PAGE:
Yesâ?¦I believe most of the leadership was racist, especially by todayâ??s standards. Even if you examine the leadership by the standards of the day, they were behind the curve in the USA and Utah had/has a dismal record when it comes to racial equality and civil rights. To know more about this subject read the McKay book or Maussâ??s article.

Institutional racism was part of our doctrine, nobody knows why, a lot of people guess why, some choose to ignore the ugly racist history of the Church. The saints in prior generations including Prophets and Apostles thought they knew why, they stated it plainly, those that deny it do not know their own history.

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If the general population of the U.S. had accepted a constitutional amendment giving equality to blacks as early as the post-civil war era, why in the freak would it have taken "enlightened" church leaders until 1978 to realize that God operates on the same principle of racial equality and non-discrimination?

Try reading up on US history, not the sanitized versions, but the history that mentions what happened in the South as soon as the Northern Troops left, how the recently freed blacks were suddenly disenfranchised of the vote almost everywhere. Not just in the South. They lost the war, but won the ideology. Read up on the 3000+ very public lynchings (an average of one a week up into the 1950s), and the Tulsa Massacre and Rosewoood (in the 1920s), Emmett Till in the 1950s, and Watts and Boston in the (1960s). Read the recent book on Noah's Curse: The Biblical Justification of Slavery, and notice that the LDS arguments and attitudes were not peculiar "Mormon Doctrine" but inherited from the larger culture.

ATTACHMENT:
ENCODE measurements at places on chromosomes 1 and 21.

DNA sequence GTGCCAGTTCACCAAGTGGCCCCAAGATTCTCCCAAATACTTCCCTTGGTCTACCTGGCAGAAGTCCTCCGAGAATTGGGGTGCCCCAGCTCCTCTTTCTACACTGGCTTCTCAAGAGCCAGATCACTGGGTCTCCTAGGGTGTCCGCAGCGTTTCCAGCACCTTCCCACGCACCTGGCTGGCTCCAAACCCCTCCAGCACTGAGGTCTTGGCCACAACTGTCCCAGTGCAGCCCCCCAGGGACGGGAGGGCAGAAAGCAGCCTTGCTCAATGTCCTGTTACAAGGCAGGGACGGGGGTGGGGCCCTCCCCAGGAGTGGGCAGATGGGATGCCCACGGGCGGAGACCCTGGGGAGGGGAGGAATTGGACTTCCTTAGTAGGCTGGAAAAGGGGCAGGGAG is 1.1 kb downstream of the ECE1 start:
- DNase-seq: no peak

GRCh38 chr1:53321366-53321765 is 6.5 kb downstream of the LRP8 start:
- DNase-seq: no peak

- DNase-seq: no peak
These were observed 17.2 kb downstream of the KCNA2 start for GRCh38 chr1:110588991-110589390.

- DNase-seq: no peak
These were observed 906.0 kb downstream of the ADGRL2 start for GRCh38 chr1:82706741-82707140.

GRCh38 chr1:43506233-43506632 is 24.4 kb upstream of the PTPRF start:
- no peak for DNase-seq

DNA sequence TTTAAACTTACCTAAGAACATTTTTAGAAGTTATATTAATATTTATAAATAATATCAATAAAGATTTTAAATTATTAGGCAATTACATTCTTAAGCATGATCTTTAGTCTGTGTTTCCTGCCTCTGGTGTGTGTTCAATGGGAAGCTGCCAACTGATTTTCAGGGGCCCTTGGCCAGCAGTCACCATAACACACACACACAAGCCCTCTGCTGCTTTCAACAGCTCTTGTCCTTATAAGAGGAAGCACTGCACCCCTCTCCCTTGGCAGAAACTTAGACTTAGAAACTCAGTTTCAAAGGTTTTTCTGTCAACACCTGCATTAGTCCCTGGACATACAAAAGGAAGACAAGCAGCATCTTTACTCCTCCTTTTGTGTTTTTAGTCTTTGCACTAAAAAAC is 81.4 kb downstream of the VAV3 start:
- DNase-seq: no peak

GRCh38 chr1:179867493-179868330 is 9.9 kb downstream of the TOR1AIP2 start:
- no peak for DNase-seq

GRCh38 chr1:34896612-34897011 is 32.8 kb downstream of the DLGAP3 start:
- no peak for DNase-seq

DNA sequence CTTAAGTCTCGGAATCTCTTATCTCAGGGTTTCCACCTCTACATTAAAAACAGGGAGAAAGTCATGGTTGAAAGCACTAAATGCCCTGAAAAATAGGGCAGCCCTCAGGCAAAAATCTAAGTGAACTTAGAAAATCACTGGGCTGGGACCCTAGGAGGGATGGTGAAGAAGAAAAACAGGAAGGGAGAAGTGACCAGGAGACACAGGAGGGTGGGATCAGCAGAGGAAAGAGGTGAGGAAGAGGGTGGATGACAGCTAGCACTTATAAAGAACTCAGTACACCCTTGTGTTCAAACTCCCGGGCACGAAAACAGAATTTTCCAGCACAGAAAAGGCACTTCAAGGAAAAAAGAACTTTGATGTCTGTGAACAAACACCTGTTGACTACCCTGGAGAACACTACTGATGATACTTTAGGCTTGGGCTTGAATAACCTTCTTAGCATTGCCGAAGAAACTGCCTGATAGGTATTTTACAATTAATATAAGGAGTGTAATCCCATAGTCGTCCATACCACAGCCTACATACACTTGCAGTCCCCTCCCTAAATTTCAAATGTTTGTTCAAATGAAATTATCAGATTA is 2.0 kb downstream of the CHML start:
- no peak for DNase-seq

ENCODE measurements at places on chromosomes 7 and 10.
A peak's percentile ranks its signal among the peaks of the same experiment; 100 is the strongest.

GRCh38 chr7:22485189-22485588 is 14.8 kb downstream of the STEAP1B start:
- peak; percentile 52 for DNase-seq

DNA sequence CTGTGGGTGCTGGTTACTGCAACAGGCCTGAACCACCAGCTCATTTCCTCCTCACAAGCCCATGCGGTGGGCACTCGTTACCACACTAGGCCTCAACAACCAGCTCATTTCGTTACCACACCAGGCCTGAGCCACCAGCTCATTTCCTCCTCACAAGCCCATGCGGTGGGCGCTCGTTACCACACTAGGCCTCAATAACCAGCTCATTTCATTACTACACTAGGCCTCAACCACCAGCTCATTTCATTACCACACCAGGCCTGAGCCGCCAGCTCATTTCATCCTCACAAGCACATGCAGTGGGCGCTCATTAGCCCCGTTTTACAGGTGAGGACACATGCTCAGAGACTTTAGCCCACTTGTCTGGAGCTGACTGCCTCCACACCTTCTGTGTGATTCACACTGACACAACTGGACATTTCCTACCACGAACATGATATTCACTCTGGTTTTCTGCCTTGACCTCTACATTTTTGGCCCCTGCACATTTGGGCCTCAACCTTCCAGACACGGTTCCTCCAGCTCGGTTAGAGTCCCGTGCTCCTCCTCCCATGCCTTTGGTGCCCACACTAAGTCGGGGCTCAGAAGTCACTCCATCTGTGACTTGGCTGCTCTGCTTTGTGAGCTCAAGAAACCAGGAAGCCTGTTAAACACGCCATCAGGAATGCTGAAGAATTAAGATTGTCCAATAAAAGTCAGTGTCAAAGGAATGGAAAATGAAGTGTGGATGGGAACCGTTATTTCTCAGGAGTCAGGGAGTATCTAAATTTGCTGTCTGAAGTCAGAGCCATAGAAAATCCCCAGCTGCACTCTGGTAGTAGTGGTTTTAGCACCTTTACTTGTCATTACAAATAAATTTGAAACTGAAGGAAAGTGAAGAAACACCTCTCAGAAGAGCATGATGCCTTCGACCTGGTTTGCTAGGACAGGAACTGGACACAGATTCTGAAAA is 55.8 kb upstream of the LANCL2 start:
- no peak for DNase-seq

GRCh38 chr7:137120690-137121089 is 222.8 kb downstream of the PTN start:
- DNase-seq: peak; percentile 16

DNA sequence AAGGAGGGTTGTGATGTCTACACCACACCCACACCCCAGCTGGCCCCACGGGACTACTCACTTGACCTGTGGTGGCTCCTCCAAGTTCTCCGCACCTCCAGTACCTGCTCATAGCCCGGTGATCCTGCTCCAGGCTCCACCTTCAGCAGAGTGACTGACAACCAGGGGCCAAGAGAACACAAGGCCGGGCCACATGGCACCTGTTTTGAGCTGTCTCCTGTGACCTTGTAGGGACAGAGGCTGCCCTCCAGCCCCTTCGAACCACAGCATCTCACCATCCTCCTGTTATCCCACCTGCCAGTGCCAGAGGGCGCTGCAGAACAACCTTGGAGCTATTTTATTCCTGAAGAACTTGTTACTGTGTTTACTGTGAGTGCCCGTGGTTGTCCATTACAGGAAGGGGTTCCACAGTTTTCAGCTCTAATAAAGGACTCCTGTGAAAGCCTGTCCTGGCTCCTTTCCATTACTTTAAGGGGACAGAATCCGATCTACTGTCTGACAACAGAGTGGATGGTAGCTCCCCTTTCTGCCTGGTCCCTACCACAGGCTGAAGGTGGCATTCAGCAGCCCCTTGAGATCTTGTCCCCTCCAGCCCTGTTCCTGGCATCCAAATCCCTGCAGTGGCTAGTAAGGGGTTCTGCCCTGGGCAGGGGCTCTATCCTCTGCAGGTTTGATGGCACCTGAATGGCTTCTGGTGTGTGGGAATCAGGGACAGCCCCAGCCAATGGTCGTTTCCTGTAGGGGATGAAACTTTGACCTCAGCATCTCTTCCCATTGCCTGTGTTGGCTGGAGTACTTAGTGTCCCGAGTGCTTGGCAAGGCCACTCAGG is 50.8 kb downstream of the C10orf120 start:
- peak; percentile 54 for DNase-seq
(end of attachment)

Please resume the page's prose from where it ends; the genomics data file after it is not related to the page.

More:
Then try reading books and essays by Armand Mauss and Lester Bush on the history of the priesthood ban. And read D&C 1 very carefully, noticing the express mention regarding the leadership, that "inasmuch as they erred, it shall be made manifest: inasmuch as they sought wisdom, they might be instructed." Things should seem a little less mysterious. It may not be beautiful, but it is understandable.

Kevin Christensen

Bethel Park, PA

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Prior to the lifting ban on the priesthood the church in my experience did not actively try and convert black people. I served a mission in Virginia from 76-78 under two mission presidents, and was there when the revelation was received.

I have heard these stories.

In the mid 80â??s on my mission, while preparing to baptize two African American sisters, I was told by a Bishop that he didnâ??t want â??n#ggersâ? in his ward. We went to the mission President, he spoke to the Bishop and we baptized the two Black sisters a week later.

I remember being asked by several black families, that we taught, why Blacks couldnâ??t hold the priesthood until 1978. I am embarrassed and a little angry to admit that we gave them the curse of Cain and the less valiant response. I always had a hard time with it. I could never understand how man could be punished for the sins of their very remote ancestors, nor could I comprehend how a less valiant act could occur in the â??war in heavenâ?. After all we all made the correct decision, choice, and followed the saviorâ?¦ right?

I do not believe this doctrine (folklore) was ever inspired, I believe it was false racist doctrine that crept into the Church and should be condemned today. It is sad that so many members continue to hold to these racist views.